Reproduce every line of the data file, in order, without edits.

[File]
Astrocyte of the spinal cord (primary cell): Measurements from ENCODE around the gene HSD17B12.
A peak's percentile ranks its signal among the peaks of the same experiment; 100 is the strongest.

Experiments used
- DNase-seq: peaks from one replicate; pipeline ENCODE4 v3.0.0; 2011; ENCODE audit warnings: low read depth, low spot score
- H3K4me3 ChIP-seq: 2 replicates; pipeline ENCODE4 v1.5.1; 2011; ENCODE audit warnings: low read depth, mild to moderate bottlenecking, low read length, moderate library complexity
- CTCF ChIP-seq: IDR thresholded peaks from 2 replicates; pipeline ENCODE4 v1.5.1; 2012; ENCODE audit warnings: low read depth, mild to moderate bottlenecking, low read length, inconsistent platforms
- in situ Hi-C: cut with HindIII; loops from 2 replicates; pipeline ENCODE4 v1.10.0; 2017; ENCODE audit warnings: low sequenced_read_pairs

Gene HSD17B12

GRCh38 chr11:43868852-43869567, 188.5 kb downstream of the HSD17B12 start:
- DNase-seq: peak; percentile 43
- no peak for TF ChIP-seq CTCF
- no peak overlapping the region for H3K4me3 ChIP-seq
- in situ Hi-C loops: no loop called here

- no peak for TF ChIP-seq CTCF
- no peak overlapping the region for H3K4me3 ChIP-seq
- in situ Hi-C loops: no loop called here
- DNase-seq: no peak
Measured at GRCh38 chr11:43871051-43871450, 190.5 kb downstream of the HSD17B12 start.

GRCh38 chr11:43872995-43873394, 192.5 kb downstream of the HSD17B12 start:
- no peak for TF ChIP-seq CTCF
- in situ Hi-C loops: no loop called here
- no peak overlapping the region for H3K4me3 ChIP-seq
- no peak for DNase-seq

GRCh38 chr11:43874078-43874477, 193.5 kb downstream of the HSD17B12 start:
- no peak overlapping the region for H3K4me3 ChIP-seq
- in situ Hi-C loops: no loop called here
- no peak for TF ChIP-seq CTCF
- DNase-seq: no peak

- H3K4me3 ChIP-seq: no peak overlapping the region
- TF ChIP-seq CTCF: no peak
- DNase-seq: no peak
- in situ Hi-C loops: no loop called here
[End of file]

Astrocyte of the spinal cord (primary cell): Measurements from ENCODE around the gene HSD17B12.
A peak's percentile ranks its signal among the peaks of the same experiment; 100 is the strongest.

Experiments used
- DNase-seq: peaks from one replicate; pipeline ENCODE4 v3.0.0; 2011; ENCODE audit warnings: low read depth, low spot score
- H3K4me3 ChIP-seq: 2 replicates; pipeline ENCODE4 v1.5.1; 2011; ENCODE audit warnings: low read depth, mild to moderate bottlenecking, low read length, moderate library complexity
- CTCF ChIP-seq: IDR thresholded peaks from 2 replicates; pipeline ENCODE4 v1.5.1; 2012; ENCODE audit warnings: low read depth, mild to moderate bottlenecking, low read length, inconsistent platforms
- in situ Hi-C: cut with HindIII; loops from 2 replicates; pipeline ENCODE4 v1.10.0; 2017; ENCODE audit warnings: low sequenced_read_pairs

Gene HSD17B12

GRCh38 chr11:43868852-43869567, 188.5 kb downstream of the HSD17B12 start:
- DNase-seq: peak; percentile 43
- no peak for TF ChIP-seq CTCF
- no peak overlapping the region for H3K4me3 ChIP-seq
- in situ Hi-C loops: no loop called here

- no peak for TF ChIP-seq CTCF
- no peak overlapping the region for H3K4me3 ChIP-seq
- in situ Hi-C loops: no loop called here
- DNase-seq: no peak
Measured at GRCh38 chr11:43871051-43871450, 190.5 kb downstream of the HSD17B12 start.

GRCh38 chr11:43872995-43873394, 192.5 kb downstream of the HSD17B12 start:
- no peak for TF ChIP-seq CTCF
- in situ Hi-C loops: no loop called here
- no peak overlapping the region for H3K4me3 ChIP-seq
- no peak for DNase-seq

GRCh38 chr11:43874078-43874477, 193.5 kb downstream of the HSD17B12 start:
- no peak overlapping the region for H3K4me3 ChIP-seq
- in situ Hi-C loops: no loop called here
- no peak for TF ChIP-seq CTCF
- DNase-seq: no peak

- H3K4me3 ChIP-seq: no peak overlapping the region
- TF ChIP-seq CTCF: no peak
- DNase-seq: no peak
- in situ Hi-C loops: no loop called here